There, standing-no floating in front of him, was a figure, tall and radiant, bathed in a light so dazzling that Roger though he would surely go blind from looking at it.

The person's (if it could be called a "person") face was neither male nor female; in fact, Roger couldn't make out any distinguishable features. Its body was like light playing on water; it shifted and rippled in the artificial sunlight in a brilliant play of ambience.

But what startled Roger the most were the wings, all six of them. They were like a bird's, yet different. They seemed weightless as they danced in the light.

Its eyes weren't-couldn't be-human; they were like two flaming comets, and burned into Roger's dark eyes with intensity so fierce that the young man could hardly speak.

"Wha....who...who are you?" He gasped, a spasm of fear causing him to jerk around; there was no one else in the corridor. In fact, Roger suddenly got the distinct impression that he wasn't even a physical world anymore.

Those fiery, mesmerizing eyes continued to stare at him, as if they were seeing into the very depths of his soul.

"I am what I am, Roger Smith. Do you know who you are?"

'I'm going crazy,' thought the negotiator in horror; maybe this was just some bizarre dream...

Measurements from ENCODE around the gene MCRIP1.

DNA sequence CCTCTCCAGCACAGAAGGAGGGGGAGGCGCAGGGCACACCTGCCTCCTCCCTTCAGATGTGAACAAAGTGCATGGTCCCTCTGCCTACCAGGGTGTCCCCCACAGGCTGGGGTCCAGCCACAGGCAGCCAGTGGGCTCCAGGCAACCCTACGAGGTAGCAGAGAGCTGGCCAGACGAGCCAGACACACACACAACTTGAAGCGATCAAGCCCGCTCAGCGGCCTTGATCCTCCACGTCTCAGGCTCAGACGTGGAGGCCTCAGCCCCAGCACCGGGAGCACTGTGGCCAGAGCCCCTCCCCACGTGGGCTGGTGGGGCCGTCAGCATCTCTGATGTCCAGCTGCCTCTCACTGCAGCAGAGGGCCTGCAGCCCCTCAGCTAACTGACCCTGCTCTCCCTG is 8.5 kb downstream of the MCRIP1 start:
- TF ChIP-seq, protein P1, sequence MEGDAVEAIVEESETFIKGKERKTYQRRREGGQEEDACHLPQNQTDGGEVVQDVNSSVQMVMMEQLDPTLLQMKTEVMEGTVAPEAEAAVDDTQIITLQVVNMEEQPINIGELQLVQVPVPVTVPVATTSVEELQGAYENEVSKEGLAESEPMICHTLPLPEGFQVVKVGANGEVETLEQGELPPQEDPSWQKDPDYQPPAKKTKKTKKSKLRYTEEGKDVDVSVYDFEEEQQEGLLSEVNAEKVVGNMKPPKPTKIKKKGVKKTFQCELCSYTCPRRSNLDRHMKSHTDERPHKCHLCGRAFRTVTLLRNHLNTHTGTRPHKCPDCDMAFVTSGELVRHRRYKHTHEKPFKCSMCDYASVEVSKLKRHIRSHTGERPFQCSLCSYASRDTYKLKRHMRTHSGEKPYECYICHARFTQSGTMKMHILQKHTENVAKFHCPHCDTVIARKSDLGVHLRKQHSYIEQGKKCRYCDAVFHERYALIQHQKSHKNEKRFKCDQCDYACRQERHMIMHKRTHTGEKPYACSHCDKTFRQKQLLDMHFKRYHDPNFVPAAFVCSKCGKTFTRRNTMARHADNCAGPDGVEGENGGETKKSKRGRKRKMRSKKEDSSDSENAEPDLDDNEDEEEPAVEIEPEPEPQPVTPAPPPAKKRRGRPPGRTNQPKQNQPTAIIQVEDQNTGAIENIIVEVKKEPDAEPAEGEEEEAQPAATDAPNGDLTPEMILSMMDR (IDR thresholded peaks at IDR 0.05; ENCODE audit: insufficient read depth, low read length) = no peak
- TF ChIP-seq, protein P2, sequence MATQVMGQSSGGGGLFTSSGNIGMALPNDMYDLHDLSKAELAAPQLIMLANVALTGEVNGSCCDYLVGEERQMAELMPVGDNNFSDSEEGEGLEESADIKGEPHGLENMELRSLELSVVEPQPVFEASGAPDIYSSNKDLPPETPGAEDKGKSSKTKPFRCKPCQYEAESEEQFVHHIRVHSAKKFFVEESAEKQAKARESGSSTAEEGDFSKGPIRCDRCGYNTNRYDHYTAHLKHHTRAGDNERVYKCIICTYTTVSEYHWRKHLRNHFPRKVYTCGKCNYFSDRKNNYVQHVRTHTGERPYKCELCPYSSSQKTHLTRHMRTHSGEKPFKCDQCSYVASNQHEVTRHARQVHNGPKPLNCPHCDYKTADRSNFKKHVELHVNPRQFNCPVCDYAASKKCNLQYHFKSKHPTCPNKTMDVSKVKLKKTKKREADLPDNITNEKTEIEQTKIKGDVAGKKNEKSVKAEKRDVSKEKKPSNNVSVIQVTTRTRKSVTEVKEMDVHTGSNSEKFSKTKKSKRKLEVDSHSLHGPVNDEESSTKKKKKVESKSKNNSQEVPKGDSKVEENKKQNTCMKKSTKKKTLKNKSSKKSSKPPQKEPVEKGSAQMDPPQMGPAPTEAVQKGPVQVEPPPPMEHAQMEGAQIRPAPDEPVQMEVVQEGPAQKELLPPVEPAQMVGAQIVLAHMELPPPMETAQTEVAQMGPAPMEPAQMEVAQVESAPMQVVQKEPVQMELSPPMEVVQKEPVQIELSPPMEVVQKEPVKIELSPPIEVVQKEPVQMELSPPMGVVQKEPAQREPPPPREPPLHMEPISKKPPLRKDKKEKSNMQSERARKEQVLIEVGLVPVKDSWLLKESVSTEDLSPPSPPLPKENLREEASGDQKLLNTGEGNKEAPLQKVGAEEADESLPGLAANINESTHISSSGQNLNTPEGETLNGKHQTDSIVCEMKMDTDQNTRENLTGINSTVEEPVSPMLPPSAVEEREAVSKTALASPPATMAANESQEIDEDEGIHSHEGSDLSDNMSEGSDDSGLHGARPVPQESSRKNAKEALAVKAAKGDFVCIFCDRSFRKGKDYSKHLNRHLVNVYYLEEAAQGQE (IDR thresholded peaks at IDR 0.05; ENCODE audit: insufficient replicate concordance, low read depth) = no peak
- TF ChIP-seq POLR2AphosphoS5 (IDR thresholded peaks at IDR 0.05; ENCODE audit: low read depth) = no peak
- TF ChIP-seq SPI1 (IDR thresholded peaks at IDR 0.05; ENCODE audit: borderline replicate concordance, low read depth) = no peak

Suddenly, the figure erupted into flames, but no heat seared Roger's skin, although he did feel very hot. Its wings fanned out, seeming to take up the whole of the vaulted ceiling.

"You are a servant to mankind, Roger Smith." The young man bit back a cry of pain as he covered his ears; the creature's voice was boring into his head, pounding in his eardrums like roaring water.

"This is your destiny: to serve man, and to bring them back to the One."

"What are you...talking about...?" gasped the negotiator, falling to his knees. His legs suddenly felt like water.

"You seek answers. Know that you will find them but only when He decides that the time is right."

"Who is...the One...Alex Rosewater...?"

The figure's eyes flared again, and Roger pressed his face against the floor, unable to meet that terrifying, burning gaze.